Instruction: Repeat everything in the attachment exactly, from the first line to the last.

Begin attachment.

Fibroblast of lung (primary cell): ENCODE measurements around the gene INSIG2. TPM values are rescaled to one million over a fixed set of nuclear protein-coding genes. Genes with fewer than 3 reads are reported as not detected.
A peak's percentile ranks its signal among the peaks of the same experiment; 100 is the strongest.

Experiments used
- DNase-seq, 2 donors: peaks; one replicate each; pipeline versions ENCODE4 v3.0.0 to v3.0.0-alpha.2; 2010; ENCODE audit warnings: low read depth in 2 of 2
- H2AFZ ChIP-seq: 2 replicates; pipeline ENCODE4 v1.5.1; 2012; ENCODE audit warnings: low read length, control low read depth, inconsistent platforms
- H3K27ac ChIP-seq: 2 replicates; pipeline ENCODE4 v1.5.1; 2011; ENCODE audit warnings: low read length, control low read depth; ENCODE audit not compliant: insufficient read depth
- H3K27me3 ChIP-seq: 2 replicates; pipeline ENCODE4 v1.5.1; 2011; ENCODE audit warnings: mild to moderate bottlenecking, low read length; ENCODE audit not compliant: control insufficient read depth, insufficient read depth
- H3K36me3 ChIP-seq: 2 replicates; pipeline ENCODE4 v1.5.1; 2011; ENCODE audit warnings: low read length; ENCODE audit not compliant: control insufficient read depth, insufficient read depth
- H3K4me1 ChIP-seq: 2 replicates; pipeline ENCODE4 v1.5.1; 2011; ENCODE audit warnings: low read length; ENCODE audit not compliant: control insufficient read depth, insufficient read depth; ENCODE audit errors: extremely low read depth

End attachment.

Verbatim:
Fibroblast of lung (primary cell): ENCODE measurements around the gene INSIG2. TPM values are rescaled to one million over a fixed set of nuclear protein-coding genes. Genes with fewer than 3 reads are reported as not detected.
A peak's percentile ranks its signal among the peaks of the same experiment; 100 is the strongest.

Experiments used
- DNase-seq, 2 donors: peaks; one replicate each; pipeline versions ENCODE4 v3.0.0 to v3.0.0-alpha.2; 2010; ENCODE audit warnings: low read depth in 2 of 2
- H2AFZ ChIP-seq: 2 replicates; pipeline ENCODE4 v1.5.1; 2012; ENCODE audit warnings: low read length, control low read depth, inconsistent platforms
- H3K27ac ChIP-seq: 2 replicates; pipeline ENCODE4 v1.5.1; 2011; ENCODE audit warnings: low read length, control low read depth; ENCODE audit not compliant: insufficient read depth
- H3K27me3 ChIP-seq: 2 replicates; pipeline ENCODE4 v1.5.1; 2011; ENCODE audit warnings: mild to moderate bottlenecking, low read length; ENCODE audit not compliant: control insufficient read depth, insufficient read depth
- H3K36me3 ChIP-seq: 2 replicates; pipeline ENCODE4 v1.5.1; 2011; ENCODE audit warnings: low read length; ENCODE audit not compliant: control insufficient read depth, insufficient read depth
- H3K4me1 ChIP-seq: 2 replicates; pipeline ENCODE4 v1.5.1; 2011; ENCODE audit warnings: low read length; ENCODE audit not compliant: control insufficient read depth, insufficient read depth; ENCODE audit errors: extremely low read depth